Friday, March 26, 2010

Every Gesture Has Meaning

That title phrase popped into my mind as I went to bed. It rattled around all night and was still there when I opened my eyes. For a time in academia, people wrangled about intentionality. Could we trust a writer to mean what she said or to say what she meant, or is language hopelessly out of our control, like a nest of snakes with their own writhing intention and no regard for the hand that makes the mark? I don't know from onions if that argument still pertains, but I did a lot of thinking about meaning and intention this morning, and I don't think I'm done thinking. Here's one big question: does chance trump intention? Digging around in daily life, I think the original idea that snuck into mind has weight. My coffee is in the blue paisley mug. No, I didn't give much thought to which mug I took from the cupboard, but some  tiny spark of a plan led my hand to that item, not the yellow one next to it. It means something about my mood, my wish for a certain aesthetic, something!

On the other hand, a little bit of chance can tip the balance in writing. I intend to write about a cook, but see that I've typed the word crook. Aha! A crook in the kitchen is much more interesting than a cook. But here it comes, my intention to write about the more unusual becomes a factor. I cannot deny or avoid my own choices. Selection of detail is, perhaps, sparked by chance variation, but almost immediately the czar of language says, go this way, say that word, make it work. Who the heck is in charge here? Sadly, it's me. I have to take responsibility for the choices I make. I have to consider the arc/ark of communication, which is the goal of art. Even an avant garde throwing paint at the wall sends a message, "Look how I disregard the figurative. I'm being independent." I don't think we can deny intention and meaning anymore than we can willfully stop breathing.

1 comment:

mknighten2 said...

Well, you write, you know. (There's a lesson: Order Makes Meaning. Saying "Well, you write, you know" is a very different thing from saying "You know you write well," which you do, of course (I've been reading The Great Hunger, which I can do only a page or so at a time before I jump up and pace and worry Elvis, who thinks I've lost his tennis ball again.)

But order DOES make meaning, doesn't it? And if order makes meaning, so also does diction, doesn't it? (Maybe I meant phrasing there, not diction, but I love the sound of "also does diction, doesn't . . .")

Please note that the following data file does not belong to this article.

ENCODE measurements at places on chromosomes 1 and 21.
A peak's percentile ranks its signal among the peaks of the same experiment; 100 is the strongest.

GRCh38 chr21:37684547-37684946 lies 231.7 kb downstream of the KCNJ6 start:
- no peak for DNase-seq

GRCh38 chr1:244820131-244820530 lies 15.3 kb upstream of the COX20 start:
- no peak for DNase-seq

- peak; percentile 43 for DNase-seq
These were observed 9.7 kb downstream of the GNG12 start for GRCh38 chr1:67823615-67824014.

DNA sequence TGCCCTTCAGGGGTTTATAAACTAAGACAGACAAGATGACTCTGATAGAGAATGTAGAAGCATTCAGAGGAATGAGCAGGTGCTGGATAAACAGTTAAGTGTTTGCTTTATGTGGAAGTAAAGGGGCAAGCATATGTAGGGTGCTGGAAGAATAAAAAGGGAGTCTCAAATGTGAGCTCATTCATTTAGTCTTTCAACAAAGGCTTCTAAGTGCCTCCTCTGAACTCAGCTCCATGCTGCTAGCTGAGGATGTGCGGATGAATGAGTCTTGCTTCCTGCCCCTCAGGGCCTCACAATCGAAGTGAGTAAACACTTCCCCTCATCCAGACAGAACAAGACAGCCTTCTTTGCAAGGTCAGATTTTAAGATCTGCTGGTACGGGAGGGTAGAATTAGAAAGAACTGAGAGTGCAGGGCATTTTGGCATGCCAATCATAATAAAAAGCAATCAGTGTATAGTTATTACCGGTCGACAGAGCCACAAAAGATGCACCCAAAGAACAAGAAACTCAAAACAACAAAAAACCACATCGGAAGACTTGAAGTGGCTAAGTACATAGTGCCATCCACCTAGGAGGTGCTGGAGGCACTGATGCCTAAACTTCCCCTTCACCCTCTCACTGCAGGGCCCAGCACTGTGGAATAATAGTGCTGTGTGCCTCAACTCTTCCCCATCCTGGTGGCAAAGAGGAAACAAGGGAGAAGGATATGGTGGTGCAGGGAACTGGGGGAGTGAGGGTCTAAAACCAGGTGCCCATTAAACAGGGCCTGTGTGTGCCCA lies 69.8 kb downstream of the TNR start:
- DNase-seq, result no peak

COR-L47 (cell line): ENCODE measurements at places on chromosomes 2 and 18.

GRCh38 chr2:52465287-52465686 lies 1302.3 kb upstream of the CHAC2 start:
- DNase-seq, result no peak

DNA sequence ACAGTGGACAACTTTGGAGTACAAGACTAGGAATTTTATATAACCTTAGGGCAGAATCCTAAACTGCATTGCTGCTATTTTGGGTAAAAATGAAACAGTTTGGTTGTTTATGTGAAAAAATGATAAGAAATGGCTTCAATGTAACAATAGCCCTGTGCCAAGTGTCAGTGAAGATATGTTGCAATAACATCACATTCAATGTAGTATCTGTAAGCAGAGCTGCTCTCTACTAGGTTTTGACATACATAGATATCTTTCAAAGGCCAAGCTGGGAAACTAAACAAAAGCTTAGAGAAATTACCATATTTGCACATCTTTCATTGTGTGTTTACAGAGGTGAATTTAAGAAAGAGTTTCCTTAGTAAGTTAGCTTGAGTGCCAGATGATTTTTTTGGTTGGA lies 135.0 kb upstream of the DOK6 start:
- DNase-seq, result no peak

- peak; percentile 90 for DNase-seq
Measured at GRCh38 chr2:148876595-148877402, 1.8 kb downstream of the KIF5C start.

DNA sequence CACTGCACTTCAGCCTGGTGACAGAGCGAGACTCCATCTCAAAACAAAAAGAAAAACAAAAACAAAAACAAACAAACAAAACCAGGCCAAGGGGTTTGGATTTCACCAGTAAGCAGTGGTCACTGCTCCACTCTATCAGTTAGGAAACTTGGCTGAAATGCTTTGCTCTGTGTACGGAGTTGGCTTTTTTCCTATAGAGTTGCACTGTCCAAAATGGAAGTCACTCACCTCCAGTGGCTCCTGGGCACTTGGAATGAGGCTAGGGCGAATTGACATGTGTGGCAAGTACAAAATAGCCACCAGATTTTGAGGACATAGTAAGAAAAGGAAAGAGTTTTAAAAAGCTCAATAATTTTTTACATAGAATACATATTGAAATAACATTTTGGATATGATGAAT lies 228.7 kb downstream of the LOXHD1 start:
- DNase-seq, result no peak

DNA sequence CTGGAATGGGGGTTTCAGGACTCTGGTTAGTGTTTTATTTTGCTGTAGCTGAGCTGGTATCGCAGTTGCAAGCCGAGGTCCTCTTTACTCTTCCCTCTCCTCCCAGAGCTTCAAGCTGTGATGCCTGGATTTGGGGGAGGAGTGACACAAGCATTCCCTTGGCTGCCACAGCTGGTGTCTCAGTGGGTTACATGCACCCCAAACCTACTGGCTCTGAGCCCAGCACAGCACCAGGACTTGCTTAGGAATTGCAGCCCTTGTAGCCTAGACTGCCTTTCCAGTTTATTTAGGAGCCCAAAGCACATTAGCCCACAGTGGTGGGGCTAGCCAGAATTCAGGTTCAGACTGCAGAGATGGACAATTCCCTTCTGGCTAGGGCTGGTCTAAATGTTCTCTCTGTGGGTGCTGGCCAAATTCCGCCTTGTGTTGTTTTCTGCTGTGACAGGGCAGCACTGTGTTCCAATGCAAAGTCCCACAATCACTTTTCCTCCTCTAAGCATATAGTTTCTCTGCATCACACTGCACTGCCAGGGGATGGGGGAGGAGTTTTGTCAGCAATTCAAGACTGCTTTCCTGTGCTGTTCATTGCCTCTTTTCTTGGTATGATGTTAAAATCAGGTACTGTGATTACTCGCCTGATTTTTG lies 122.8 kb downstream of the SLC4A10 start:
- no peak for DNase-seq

It's easy to prove (I think I just did) that the words we use do matter. Your issue was whether we actually choose them. As I pointed out, you write, and you take the care to write well, so admit it or not you believe at some primal, very important level that what we say and how we say it matters. Call it the deep structure of the writer's persona, the way the linguists talk about the deep structure of sentences. I haven't heard much of late about the intentional fallacy, but the New Criticism that was beaten into me mercilessly in graduate school (I can still recall the very thinly veiled contempt of a professor's comment that I too often confused the author with the work) would simply insist that "a crook in the kitchen" has its own meaning unconnected to my impertinent assumption that perhaps the writer intended, depending on context, either a cook or a crock, either of which might more logically have business in the kitchen.

No, I know you. You're just trying to provoke me into thinking on a Sunday morning, and I won't have it. I agree: If you "intended" cook and wrote "crook," you're still carrying on a conversation with yourself (and allowing the reader to overhear it), and the conversation goes something like this: "Of course a cook's place is in the kitchen, but what if there were a crook in the kitchen instead? Where would that take us, and isn't that a wonderful, less beaten path?"

No, this is too much like thinking, I say. I have papers to grade, and now I have to be careful NOT to tell them to look again at the example in their crook.